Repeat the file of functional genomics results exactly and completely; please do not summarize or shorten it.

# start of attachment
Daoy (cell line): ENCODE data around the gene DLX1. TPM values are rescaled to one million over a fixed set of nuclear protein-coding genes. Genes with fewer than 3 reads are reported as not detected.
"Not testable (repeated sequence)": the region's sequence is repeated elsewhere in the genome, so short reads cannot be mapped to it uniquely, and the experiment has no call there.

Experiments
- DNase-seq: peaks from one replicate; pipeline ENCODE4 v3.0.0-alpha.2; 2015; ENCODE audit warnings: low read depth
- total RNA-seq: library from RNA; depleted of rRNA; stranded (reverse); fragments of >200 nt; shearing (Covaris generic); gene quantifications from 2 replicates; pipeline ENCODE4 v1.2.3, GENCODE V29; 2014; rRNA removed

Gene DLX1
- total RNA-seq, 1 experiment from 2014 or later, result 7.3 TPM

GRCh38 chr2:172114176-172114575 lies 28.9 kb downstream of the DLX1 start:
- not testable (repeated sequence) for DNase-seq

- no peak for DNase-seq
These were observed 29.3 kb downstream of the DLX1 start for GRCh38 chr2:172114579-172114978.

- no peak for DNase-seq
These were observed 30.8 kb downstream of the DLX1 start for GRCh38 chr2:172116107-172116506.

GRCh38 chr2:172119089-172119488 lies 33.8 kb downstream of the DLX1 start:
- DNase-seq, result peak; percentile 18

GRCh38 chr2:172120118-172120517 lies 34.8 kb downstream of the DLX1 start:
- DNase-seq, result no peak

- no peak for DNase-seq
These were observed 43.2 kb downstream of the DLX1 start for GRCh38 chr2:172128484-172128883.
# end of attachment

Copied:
Daoy (cell line): ENCODE data around the gene DLX1. TPM values are rescaled to one million over a fixed set of nuclear protein-coding genes. Genes with fewer than 3 reads are reported as not detected.
"Not testable (repeated sequence)": the region's sequence is repeated elsewhere in the genome, so short reads cannot be mapped to it uniquely, and the experiment has no call there.

Experiments
- DNase-seq: peaks from one replicate; pipeline ENCODE4 v3.0.0-alpha.2; 2015; ENCODE audit warnings: low read depth
- total RNA-seq: library from RNA; depleted of rRNA; stranded (reverse); fragments of >200 nt; shearing (Covaris generic); gene quantifications from 2 replicates; pipeline ENCODE4 v1.2.3, GENCODE V29; 2014; rRNA removed

Gene DLX1
- total RNA-seq, 1 experiment from 2014 or later, result 7.3 TPM

GRCh38 chr2:172114176-172114575 lies 28.9 kb downstream of the DLX1 start:
- not testable (repeated sequence) for DNase-seq

- no peak for DNase-seq
These were observed 29.3 kb downstream of the DLX1 start for GRCh38 chr2:172114579-172114978.

- no peak for DNase-seq
These were observed 30.8 kb downstream of the DLX1 start for GRCh38 chr2:172116107-172116506.

GRCh38 chr2:172119089-172119488 lies 33.8 kb downstream of the DLX1 start:
- DNase-seq, result peak; percentile 18

GRCh38 chr2:172120118-172120517 lies 34.8 kb downstream of the DLX1 start:
- DNase-seq, result no peak

- no peak for DNase-seq
These were observed 43.2 kb downstream of the DLX1 start for GRCh38 chr2:172128484-172128883.